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running around loose with 50 grand

2009's first write-in at Genuine Joe's

I hated Brownies, Girl Scouts, and Girls’ Club. After-school clubs, organizations, or whatever you were supposed to join to add sparkle to your college application–no. And sororities? They scared the hell out of me. Anything that comes with a cheer is instant soul-sucking death. I might have shortened my life expectancy by going to a Mary Kay meeting once. And the facebook groups I have joined and even created make me feel like I’ve gone down a wrong path.

I am not a joiner.

But I love NaNoWriMo. It is the first group thing I’ve participated in that is filled with people I could’ve been friends with in high school. It is temporary. One month and you’re done. I now know people I see once a year–and that’s the way it should be. It is free.

Where else do you get a group of people together with a similar goal/interest/passion, and yet each person goes about it in his or her own unique/quirky/absurd way? Reach 50k or don’t. Nobody cares as long as you’re writing. I know participants who never intend to write fifty thousand words. There is no rule about what to do next. Edit and try to be published. Publish yourself. Hide it away. Delete the whole thing. One fellow finishes his novel and come December first, he deletes the file. He doesn’t write again until November the next year.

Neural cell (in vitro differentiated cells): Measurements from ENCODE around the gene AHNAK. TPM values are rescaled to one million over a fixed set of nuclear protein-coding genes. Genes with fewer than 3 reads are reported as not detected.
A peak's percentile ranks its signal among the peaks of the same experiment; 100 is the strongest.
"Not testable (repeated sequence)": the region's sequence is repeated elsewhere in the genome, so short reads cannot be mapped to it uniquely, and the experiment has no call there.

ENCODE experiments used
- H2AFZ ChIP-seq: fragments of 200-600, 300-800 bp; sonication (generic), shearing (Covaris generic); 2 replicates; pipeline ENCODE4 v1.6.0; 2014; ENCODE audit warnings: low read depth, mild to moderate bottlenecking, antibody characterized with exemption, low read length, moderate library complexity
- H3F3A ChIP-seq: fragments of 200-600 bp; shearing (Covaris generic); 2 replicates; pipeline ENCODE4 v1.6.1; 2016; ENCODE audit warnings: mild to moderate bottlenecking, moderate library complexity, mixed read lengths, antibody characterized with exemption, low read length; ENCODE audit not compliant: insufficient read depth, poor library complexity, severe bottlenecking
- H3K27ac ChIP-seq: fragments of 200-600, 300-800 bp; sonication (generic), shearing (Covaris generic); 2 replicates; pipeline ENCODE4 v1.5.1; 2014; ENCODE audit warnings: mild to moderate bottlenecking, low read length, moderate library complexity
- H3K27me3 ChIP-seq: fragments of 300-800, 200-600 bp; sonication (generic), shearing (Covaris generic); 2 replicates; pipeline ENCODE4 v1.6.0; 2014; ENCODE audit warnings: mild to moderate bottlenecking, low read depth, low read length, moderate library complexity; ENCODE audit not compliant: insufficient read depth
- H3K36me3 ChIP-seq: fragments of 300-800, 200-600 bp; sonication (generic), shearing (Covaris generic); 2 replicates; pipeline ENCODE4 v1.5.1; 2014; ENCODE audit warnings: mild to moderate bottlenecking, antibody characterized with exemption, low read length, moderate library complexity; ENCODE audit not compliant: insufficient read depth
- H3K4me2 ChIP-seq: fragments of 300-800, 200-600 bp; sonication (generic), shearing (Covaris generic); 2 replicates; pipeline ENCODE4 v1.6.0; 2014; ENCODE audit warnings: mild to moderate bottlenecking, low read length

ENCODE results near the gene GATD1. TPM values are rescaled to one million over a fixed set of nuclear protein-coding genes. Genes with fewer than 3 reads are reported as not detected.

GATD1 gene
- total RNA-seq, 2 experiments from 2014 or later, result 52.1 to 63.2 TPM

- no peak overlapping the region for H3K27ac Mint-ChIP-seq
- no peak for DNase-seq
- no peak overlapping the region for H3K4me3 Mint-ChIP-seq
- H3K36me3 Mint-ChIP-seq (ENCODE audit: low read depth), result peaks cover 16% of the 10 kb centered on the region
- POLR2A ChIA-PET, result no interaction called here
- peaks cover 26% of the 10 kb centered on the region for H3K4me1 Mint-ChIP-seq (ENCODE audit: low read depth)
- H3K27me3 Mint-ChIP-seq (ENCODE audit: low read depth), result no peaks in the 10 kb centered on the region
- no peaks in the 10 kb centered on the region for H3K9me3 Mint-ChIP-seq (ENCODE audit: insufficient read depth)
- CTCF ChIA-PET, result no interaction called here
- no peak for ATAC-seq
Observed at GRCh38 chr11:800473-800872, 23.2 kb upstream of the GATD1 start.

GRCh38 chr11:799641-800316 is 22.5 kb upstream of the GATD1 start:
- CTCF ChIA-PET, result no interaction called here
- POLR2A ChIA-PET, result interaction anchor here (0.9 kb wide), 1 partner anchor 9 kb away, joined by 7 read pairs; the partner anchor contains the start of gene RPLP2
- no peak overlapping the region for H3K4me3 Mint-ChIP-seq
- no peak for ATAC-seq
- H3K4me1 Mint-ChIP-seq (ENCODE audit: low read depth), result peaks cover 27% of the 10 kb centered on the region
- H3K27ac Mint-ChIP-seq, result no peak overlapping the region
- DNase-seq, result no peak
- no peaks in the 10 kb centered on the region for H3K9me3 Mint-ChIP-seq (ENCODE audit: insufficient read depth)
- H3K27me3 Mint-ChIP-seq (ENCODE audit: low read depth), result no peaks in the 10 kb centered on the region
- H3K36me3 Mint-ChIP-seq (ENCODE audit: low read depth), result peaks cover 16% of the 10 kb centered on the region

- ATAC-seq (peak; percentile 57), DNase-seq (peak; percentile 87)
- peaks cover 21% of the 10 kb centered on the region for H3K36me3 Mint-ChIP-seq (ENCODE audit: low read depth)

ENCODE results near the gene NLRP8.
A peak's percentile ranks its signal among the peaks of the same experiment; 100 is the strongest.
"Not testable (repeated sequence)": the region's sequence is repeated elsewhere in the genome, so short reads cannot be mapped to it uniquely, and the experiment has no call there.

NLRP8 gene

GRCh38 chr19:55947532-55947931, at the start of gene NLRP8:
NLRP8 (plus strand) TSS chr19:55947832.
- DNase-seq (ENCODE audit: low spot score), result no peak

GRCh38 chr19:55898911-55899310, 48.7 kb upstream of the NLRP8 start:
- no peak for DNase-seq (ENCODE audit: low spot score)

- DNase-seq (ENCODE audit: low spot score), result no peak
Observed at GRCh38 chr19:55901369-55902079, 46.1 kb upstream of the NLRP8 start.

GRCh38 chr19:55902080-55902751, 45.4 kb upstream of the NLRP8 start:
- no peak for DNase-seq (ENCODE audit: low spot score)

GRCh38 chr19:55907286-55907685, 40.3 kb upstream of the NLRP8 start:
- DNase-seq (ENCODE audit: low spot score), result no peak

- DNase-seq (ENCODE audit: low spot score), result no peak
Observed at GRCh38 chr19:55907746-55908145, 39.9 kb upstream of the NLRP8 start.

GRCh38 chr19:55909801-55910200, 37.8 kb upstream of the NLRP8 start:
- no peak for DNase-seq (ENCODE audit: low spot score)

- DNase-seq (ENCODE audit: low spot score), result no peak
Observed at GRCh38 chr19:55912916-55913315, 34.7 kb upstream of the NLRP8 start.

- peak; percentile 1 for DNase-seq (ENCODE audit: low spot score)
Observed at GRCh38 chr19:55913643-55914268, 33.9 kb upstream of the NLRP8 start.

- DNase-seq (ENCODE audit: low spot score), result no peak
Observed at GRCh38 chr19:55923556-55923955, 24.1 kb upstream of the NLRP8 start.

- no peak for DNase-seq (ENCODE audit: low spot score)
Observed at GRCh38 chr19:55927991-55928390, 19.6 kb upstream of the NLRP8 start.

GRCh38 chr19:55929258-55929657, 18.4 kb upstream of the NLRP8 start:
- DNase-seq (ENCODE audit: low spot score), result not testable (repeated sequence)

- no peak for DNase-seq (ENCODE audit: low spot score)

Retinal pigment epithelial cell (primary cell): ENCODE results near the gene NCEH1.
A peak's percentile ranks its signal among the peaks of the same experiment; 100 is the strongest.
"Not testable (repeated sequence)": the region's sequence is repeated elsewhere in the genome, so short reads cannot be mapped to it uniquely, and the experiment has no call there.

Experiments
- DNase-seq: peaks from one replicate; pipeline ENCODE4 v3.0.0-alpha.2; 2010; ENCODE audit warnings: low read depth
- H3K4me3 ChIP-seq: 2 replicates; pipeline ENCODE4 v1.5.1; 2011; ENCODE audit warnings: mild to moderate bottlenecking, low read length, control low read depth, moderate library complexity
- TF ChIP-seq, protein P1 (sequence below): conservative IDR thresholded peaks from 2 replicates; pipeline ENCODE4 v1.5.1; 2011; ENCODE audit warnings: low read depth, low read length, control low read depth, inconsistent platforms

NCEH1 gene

The first novel I wrote took years. It was like slogging through a swamp of words in a dense fog. That NaNoWriMo goal, 50k in 30 days, is sunshine on a path. There is no edit and create at the same time. The goal isn’t write a great novel in 30 days. I couldn’t do that. I might never do that no matter how many days I’m given. I’m rewarded and approved of for quantity! That I can do.

The rest of the year is for quality. Hours spent picking over sentences and cutting out scenes and wondering what the point of it all is. Maybe I could say that 11 months of the year is like being a soldier getting ready for inspection and November is shore leave.

What goals do you need to help you write? When was the last time your imagination ran around loose on the page?

16 thoughts on “running around loose with 50 grand

  1. I love Nano too. It’s the only way I’m going to get a first draft out of that length.

    And I love the people. When I can I go to the reunions that are held monthly in London for the rest of the year. These are my kind of people: geeky, in love with computers and slightly mad in different ways.

    Not that I’m saying you’re like that! Just some of the London Nanoers.